BEIRUT, Lebanon — Russian officials said Thursday that the Syrian Army had stopped combat operations in the divided city of Aleppo in order to evacuate civilians, but residents of the rebel-held enclave reported that after a day of intense bombardment, fighting was ongoing.
Russia’s foreign minister, Sergei V. Lavrov, said that the pause would allow for 8,000 civilians to be evacuated, after forces loyal to the Syrian government recaptured three-quarters of the territory rebels had held for four years.
Mr. Lavrov, who spoke on the sidelines of a meeting of foreign ministers in Germany, did not offer specifics on an evacuation plan. But civilians inside the remaining rebel-held districts of eastern Aleppo were in a state of panic after a day in which rescue workers said 150 airstrikes had killed at least 50 people and residents said they were unable to flee because of the intense combat.
Residents said by telephone that they could hear drones and tank fire, and that they feared government forces were closing in on the few neighborhoods still held by rebels. Several said they had not heard of evacuation offers and begged to be told of any chances to escape.
At the United Nations, the agency’s envoy for Syria, Staffan de Mistura, told reporters he could not verify whether the fighting had stopped, or whether civilians were being allowed to evacuate, and pressed the government authorities to let them leave safely and with protection from United Nations staff.
His remarks came after a closed-door session of the Security Council, in which Mr. de Mistura said government forces could take control of the remaining rebel-held parts of Aleppo by the end of the year and that rebel forces should be allowed to leave the city safely, if they wished, according to diplomats present.
The United States which has backed elements of the opposition to President Bashar al-Assad of Syria, cautiously welcomed Mr. Lavrov’s remarks.
Josh Earnest, the White House spokesman, called it “an indication that something positive could happen but we’re going to have to wait and see,” adding, “Our approach to the situation has been to listen carefully to what the Russians say, but scrutinize their actions.”
Pleas for help from eastern Aleppo escalated on Thursday, with doctors warning that they could no longer provide more than first aid. Some residents reached via telephone and text message were fleeing from the front lines into the center of the shrinking enclave, while others stayed near the edges hoping to evacuate but complaining that the combatants would not pause to let them escape.
The recapture of most of the rebel-held part of Aleppo by the government marks a potential turning point in Syria’s war, which began in 2011 with largely peaceful street protests demanding political change and evolved into armed conflict after government crackdowns.
Mr. Assad told Al Watan, a pro-government newspaper, that victory in Aleppo “doesn’t mean the end of the war in Syria. It is a significant landmark toward the end of the battle, but the war in Syria will not end until terrorism is eliminated,” he said, referring to insurgents.
The International Committee for the Red Cross said it had evacuated more than 140 civilians from Aleppo’s old city that had been retaken by the government; mainly residents of a home for older people, and recovered the bodies of 11 people who had died for lack of medical care.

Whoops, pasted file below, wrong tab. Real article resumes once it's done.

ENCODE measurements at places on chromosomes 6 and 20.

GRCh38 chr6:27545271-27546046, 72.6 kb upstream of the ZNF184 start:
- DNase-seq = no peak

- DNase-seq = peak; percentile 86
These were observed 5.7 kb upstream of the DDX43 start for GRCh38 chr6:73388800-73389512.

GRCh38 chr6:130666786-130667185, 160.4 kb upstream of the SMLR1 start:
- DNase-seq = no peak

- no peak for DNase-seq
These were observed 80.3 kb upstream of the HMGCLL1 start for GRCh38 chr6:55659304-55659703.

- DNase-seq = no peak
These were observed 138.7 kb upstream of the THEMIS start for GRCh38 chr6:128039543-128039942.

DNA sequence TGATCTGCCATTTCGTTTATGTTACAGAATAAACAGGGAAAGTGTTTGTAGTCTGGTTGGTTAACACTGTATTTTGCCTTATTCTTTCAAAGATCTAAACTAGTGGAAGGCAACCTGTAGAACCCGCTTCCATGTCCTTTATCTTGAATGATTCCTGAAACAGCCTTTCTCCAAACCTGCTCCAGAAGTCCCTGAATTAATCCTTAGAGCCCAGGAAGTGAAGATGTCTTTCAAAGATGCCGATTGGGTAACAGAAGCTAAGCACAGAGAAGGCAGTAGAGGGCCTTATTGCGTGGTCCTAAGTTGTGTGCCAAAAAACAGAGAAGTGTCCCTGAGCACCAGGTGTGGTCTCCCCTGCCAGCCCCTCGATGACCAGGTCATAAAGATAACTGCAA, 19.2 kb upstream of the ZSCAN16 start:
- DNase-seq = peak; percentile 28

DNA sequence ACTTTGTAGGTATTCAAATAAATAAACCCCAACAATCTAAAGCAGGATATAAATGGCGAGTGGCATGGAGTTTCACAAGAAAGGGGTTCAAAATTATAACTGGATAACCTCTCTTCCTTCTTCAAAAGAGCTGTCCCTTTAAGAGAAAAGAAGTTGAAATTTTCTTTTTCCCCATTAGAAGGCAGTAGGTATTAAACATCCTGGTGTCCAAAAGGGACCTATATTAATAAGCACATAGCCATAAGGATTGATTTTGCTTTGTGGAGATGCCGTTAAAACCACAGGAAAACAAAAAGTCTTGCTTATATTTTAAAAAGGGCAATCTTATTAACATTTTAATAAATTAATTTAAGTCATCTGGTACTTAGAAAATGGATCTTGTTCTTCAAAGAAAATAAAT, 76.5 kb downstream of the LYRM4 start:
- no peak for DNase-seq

The White Helmets organization, which rescues people from bombing sites and has financing from Western countries, issued a statement saying that it feared a massacre, and asking to evacuate its volunteers, who have been accused by the Syrian government of colluding with terrorists. “If we are not evacuated, our volunteers face torture and execution in the regime’s detention centers,” the statement said. “We have good reason to fear for our lives.”
Bombs containing chlorine, banned as a weapon by international law, fell on the front line near Kalasseh neighborhood, sickening about 30 people, the White Helmets and
Salem Abul Nasser, a dentist, said he had hoped for a few quiet hours after Mr. Lavrov spoke and had fallen asleep, only to be wakened when a corpse of a man newly killed on the front line and another person suffering from apparent chlorine inhalation were brought to his clinic.
Showing the body over an online video chat, he broke into tears, saying, “I was hoping it would be a real cease-fire, now I’m deeply disappointed and pessimistic. The shelling resumed now, I can hear it.”
The United Nations humanitarian chief, Jan Egeland, expressed frustration that aid deliveries had not been approved by the Syrian government in November — when front lines were more stable — and that now the United States and Russia, as well as the Syrian combatants, could not agree on a plan to deliver aid and evacuate civilians who want to leave.
Russia’s Foreign Ministry issued an angry and sarcastic response to a statement from six Western countries a day earlier that had warned of a humanitarian catastrophe in Aleppo. The ministry said that Russia was providing aid to residents it said had been liberated from a terrorist occupation.
“If you are ready to render aid to residents of Aleppo, let us know where this aid is located,” the statement said. “And if you just don’t have any aid, letters and empty promises won’t fill bellies of Aleppo’s residents!”
Mr. Lavrov’s comments on a halt in fighting came on the eve of new efforts, albeit entirely symbolic, at the United Nations to press for a pause in fighting. Led by Canada, the United Nations General Assembly is scheduled to vote on a draft resolution that calls for a “cessation of hostilities” for an undefined period of time and that allows humanitarian aid to be delivered. It would have no force of law.
The Russian ambassador, Vitaly I. Churkin, described it as “not very effective.”